Around 160 London teenagers are experiencing university life for a week as part of an innovative LSE HE summer school project.
This week and next (3 to 7, and 10 to 14 July) sixth form students from Waltham Forest and Hammersmith are taking part in LSE's first Higher Education Summer Schools.
They are learning about Finance, Risk, Citizenship, the Environment and New Media, and visiting banks and magistrates courts. More importantly, however, they finding out what opportunities are open to them at university, and building their confidence to apply.
Comments so far have included:
"We decided to come to LSE to further our knowledge on media. Also we wanted to learn about universities and the way they work...
We thought that the lecturers would have big beards and long moustaches and thick glasses...
Many of us are considering coming back to the LSE to pursue degrees in some of the courses on offer, as this summer school has proven a success as an example of university life...
[we] will definitely have an advantage over students who missed this opportunity of the summer school."
Contact Judith Higgin, LSE Press Office, on T: 020 7955 7582 for more details and to arrange interviews.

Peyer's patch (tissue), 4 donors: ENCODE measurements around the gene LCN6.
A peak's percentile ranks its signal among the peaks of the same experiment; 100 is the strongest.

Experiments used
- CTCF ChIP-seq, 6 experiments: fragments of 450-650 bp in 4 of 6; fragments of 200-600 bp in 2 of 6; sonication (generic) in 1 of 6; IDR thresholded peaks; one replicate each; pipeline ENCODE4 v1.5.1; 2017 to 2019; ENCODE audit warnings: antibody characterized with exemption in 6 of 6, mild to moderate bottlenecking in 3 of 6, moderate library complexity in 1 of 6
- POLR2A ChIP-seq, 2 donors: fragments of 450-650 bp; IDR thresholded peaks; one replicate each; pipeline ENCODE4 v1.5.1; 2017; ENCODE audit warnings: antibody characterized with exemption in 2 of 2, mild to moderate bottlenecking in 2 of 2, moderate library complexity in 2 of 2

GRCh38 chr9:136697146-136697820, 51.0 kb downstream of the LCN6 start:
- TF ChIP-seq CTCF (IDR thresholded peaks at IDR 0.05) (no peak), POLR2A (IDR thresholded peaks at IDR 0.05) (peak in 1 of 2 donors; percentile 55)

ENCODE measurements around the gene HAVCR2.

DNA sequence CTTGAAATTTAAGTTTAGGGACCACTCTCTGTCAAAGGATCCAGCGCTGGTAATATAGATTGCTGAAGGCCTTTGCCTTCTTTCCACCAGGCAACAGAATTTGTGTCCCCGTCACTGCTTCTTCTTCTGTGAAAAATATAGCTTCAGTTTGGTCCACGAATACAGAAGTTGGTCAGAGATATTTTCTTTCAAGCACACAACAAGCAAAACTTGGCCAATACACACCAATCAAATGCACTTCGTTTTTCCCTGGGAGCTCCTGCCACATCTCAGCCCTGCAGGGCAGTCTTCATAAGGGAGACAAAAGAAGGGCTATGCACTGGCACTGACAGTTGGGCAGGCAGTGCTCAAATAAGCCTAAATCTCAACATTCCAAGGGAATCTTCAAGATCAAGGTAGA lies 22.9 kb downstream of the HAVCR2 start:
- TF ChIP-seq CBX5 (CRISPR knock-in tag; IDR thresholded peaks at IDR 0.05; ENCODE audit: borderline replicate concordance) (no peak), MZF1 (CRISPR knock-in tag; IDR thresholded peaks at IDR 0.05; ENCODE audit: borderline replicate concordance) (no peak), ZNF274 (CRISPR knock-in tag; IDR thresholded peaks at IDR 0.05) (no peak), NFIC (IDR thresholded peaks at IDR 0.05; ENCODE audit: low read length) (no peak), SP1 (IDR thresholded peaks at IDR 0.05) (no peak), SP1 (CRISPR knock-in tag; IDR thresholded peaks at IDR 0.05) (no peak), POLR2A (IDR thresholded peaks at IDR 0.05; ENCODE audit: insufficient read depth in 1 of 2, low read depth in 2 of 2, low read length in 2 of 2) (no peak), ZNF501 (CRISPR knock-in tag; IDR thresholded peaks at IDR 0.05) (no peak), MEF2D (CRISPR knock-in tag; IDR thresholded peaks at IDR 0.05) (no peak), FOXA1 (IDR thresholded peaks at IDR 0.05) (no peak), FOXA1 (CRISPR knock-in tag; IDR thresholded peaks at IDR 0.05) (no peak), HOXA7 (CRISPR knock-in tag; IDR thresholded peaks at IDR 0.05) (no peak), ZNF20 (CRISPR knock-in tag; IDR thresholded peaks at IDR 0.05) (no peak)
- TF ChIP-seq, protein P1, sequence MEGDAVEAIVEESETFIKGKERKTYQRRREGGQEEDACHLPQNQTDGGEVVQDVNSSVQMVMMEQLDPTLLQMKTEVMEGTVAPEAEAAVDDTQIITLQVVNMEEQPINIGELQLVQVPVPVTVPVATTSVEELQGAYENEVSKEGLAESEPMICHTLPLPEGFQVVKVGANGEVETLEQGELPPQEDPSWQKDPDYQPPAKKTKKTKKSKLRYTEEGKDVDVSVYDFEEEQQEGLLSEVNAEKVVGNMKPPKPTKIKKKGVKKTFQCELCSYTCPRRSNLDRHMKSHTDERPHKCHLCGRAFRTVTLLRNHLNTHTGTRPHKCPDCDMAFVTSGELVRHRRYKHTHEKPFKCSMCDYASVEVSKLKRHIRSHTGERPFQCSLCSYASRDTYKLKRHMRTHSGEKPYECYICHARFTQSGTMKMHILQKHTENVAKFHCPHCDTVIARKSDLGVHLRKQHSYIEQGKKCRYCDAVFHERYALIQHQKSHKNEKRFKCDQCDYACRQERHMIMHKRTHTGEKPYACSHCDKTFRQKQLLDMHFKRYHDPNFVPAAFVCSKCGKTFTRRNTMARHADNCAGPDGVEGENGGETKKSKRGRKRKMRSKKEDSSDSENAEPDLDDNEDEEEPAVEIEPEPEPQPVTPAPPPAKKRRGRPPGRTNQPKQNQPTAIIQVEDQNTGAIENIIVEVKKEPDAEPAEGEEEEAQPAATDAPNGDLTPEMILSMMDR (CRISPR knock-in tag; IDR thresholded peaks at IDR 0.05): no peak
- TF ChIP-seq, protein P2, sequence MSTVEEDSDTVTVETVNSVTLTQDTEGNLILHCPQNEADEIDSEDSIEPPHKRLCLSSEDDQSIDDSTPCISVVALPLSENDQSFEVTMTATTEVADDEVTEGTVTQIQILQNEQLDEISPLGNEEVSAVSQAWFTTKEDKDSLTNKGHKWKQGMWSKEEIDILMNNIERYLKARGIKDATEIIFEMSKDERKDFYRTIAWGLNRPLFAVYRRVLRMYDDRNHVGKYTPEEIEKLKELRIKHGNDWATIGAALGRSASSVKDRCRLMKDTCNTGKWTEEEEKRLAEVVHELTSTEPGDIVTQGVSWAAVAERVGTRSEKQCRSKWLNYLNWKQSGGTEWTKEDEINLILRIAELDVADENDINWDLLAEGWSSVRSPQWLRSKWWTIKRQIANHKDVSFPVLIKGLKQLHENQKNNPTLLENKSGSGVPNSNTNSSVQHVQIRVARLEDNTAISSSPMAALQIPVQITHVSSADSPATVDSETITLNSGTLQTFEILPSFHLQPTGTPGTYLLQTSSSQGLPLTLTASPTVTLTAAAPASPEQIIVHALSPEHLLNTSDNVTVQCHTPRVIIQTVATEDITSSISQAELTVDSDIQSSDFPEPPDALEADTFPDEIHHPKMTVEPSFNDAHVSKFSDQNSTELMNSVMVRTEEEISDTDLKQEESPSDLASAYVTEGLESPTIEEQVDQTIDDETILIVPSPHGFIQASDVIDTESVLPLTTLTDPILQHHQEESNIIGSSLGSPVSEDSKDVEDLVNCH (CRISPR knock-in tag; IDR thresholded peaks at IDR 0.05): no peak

The LSE HE Summer Schools are part of the government's initiative for inner-city, year 11 and 12 students, announced in October. This aimed to help gifted and talented teenagers in inner city areas to achieve their full potential, to improve the attainment, motivation and self-esteem of these pupils, and to widen participation in higher education by under-represented social groups
Students were chosen on the basis of the greatest ability and potential to benefit. Co-ordinators have given priority to:
Pupils expected to achieve good A-levels or equivalent results.
Pupils who have not already decided that they want to go on to higher education.
Pupils neither of whose parents have experience of higher education
9 July 2000